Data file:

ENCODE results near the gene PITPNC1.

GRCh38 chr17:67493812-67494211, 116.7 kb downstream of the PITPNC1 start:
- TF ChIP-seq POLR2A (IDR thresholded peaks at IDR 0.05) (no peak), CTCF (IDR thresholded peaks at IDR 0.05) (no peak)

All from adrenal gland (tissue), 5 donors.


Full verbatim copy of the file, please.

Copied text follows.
ENCODE results near the gene PITPNC1.

GRCh38 chr17:67493812-67494211, 116.7 kb downstream of the PITPNC1 start:
- TF ChIP-seq POLR2A (IDR thresholded peaks at IDR 0.05) (no peak), CTCF (IDR thresholded peaks at IDR 0.05) (no peak)

All from adrenal gland (tissue), 5 donors.